Cablegate: Usunesco: Informal Bioethics Declaration Meeting
This record is a partial extract of the original cable. The full text of the original cable is not available.
201613Z May 05
UNCLAS SECTION 01 OF 02 PARIS 003490
FROM USMISSION UNESCO PARIS
FOR IO/T, IO/UNA
E.O. 12958: N/A
TAGS: TBIO US FR UNESCO KSCI
SUBJECT: USUNESCO: INFORMAL BIOETHICS DECLARATION MEETING
1. An explicitly "informal" and ad referendum intersessional
meeting on the draft bioethics declaration called by
Ambassador Sader, President of the Intergovernmental Meeting
of Experts, was held at UNESCO on May 17. The meeting was
organized around a non-paper written by Sader and
distributed at the beginning of the meeting. It set out the
issues that need to be considered, organized by topic:
"terms and scope," "aims," "principles," and "transversal
issues." (The document is not yet available
electronically). The meeting was attended by US Mission
health attach John Hoff and Ambassador Oliver.
2. There was consensus (but not unanimity) for avoiding a
definition of bioethics and instead describing what is
covered. (Peru and Bolivia expressed reservations about
this approach; Mexico recognized that replacing a definition
with a description does not avoid the issues, and said the
description must contain the three matters at issue,
described below.) There was also consensus for merging
Articles 1 and 2. US rep pointed out that this depended on
the substance of the resulting provision.
3. There was also general agreement that the substantive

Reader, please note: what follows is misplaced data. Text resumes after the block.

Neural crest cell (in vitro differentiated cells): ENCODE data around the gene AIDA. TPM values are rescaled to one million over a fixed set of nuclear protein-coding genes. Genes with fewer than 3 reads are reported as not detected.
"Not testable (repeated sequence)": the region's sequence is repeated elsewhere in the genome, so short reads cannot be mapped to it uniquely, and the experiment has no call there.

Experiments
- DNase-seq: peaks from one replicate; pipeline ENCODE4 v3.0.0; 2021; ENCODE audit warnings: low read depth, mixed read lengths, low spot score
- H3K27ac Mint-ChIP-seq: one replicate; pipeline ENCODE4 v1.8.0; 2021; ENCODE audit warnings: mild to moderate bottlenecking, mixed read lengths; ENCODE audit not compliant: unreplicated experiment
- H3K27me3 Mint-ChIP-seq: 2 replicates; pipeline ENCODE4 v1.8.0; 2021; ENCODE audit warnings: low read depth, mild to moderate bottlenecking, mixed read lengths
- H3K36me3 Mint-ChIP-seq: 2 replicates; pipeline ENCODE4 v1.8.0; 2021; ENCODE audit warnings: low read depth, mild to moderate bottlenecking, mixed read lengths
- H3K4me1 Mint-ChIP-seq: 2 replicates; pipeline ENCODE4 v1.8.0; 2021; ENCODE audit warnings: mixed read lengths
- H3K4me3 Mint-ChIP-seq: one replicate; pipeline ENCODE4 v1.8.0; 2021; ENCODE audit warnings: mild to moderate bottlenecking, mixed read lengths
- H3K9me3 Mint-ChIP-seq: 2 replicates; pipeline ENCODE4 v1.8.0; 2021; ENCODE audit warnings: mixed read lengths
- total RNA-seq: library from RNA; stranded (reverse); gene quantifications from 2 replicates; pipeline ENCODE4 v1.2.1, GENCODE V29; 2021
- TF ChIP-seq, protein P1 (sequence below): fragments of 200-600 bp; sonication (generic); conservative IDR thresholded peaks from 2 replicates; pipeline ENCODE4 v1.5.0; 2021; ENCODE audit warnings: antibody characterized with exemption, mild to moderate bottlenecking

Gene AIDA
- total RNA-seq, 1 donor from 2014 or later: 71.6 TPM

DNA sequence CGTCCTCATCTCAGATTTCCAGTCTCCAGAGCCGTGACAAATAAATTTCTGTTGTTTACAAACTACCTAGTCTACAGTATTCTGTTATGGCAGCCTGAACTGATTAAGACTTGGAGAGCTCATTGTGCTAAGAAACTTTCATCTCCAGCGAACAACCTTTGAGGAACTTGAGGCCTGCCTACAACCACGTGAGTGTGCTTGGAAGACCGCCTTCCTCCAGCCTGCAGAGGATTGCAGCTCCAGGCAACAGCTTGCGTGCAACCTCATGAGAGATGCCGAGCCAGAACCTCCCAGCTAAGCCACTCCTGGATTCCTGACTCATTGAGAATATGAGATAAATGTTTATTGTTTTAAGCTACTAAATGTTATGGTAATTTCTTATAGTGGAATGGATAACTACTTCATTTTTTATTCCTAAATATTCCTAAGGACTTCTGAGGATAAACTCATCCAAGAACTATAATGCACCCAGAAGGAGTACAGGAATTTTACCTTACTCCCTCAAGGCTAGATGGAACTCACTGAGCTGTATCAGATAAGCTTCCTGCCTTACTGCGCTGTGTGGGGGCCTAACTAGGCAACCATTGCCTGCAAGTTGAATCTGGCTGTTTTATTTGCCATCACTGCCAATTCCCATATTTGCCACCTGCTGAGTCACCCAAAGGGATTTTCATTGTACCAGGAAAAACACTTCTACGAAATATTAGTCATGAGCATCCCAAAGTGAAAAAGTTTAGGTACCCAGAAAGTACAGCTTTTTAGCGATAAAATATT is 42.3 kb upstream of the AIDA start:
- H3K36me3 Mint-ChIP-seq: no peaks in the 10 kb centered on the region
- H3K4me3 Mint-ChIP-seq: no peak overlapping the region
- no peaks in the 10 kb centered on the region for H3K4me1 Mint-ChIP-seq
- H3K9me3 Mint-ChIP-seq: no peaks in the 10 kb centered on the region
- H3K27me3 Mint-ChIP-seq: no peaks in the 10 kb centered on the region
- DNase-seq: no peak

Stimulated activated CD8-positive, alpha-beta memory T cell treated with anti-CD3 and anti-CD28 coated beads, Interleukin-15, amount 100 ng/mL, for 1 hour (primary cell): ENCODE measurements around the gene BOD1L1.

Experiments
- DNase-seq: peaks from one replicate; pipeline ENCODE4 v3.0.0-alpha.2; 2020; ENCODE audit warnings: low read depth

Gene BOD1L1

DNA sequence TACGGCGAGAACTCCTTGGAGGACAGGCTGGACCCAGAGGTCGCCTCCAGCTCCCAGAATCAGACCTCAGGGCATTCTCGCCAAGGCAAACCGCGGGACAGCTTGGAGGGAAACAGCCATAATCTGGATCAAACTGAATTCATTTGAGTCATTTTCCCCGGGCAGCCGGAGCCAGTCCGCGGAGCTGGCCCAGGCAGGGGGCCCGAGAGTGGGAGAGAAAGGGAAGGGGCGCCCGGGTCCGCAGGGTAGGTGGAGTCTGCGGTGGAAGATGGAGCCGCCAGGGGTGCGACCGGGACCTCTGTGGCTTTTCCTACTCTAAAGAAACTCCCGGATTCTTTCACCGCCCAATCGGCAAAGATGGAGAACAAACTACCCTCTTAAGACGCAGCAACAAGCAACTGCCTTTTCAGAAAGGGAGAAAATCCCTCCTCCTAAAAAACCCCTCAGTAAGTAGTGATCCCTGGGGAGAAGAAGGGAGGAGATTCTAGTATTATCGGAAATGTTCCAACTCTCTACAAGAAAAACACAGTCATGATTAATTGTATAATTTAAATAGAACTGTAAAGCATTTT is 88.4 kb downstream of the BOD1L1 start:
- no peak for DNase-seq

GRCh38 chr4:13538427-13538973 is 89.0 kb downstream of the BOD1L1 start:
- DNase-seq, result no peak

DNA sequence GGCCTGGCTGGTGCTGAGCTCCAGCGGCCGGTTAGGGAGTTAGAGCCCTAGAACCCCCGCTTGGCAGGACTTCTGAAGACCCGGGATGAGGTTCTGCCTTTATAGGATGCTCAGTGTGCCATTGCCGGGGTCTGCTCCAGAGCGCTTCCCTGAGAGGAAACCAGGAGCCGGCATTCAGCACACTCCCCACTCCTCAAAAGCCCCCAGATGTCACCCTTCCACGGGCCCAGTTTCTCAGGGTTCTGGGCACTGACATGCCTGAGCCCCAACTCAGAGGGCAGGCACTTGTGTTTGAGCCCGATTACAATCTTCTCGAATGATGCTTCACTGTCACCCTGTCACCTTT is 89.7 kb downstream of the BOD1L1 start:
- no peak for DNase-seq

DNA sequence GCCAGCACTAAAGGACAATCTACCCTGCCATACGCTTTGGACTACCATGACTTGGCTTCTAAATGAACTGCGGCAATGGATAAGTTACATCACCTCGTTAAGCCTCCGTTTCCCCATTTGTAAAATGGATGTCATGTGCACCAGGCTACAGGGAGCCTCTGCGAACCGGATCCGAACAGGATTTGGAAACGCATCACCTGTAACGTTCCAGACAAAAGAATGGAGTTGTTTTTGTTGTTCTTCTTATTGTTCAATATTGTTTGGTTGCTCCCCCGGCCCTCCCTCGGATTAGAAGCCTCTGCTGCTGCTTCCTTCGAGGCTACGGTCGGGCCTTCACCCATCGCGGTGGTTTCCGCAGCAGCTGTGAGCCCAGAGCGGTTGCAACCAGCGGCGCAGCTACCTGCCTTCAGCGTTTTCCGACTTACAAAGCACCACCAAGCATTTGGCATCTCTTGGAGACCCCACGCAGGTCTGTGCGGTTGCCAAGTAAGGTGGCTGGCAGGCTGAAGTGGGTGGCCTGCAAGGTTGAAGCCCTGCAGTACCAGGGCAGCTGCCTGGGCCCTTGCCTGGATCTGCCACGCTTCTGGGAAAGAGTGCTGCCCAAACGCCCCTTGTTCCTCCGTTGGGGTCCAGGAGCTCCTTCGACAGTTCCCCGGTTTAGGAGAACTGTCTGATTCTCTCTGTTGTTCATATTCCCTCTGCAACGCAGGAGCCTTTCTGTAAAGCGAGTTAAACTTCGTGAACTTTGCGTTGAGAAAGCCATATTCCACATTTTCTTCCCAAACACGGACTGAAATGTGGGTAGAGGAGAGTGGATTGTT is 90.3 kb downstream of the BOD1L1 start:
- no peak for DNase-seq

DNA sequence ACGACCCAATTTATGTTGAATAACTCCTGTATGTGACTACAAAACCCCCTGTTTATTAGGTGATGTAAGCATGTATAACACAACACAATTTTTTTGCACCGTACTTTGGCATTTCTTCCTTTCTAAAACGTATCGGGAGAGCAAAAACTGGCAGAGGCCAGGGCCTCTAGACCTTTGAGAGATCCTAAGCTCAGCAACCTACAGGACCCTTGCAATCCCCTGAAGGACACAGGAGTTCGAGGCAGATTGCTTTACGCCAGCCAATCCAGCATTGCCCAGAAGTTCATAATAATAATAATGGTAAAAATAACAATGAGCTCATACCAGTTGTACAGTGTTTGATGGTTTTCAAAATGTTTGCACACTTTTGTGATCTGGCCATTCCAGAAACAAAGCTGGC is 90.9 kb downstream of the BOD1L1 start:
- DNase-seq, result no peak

disagreement centered on which of the three issues should be
addressed in the declaration ("the triptych")-medical,
social, and environmental. (These were sometimes referred
to as the 4 issues, depending on how so-called bio-piracy
and access to health care were counted). Brazil said that
the social and environmental issues may not be in the
definition of bioethics, but "touch on" bioethical issues.
US rep suggested that this approach might offer promise;
these other issues are not part of bioethics-access to
medicine is not bioethics, but the way care is
delivered/researched is-but may touch them (if they "touch,"
they are outside of bioethical issues and separate from
them), and the existence of these issues could be
acknowledged without including them in the operative
provisions of the declaration. [Any such formulation
should incorporate a reference to the other fora that are
dealing with these issues.] Canada said these other issues
were "linked" to bioethics. Luxembourg said bioethics
bears on bio-medical problems, but is "connected" with these
4. After the break, the discussion turned to Article 3
(Aims). Countries began reintroducing the three items into
the body of bioethics through the statement of "aims."
India, for instance, said bio-ethics included bringing
medicine to people who need it, etc. Peru complained that
biodiversity was mentioned in Article 3 but social rights
weren't. Turkey wanted to add international companies.
Brazil emphasized the word "responsibility." US rep pointed
out that putting things into "Aims" makes them matters of
bioethics; social issues and biodiversity were not "aims"
of bioethics, but a goal for science (to which bioethics
should apply to prevent abuses of people). US rep also said
that respect for human life had to be in Aims, in which
human dignity is included. Canada pointed out the problems
in getting into these other areas-UNESCO already has adopted
declaration on these things. What would be the relationship
among the declarations?
5. After lunch the discussion turned to the "principles."
Ambassador Sader said the questions were whether to include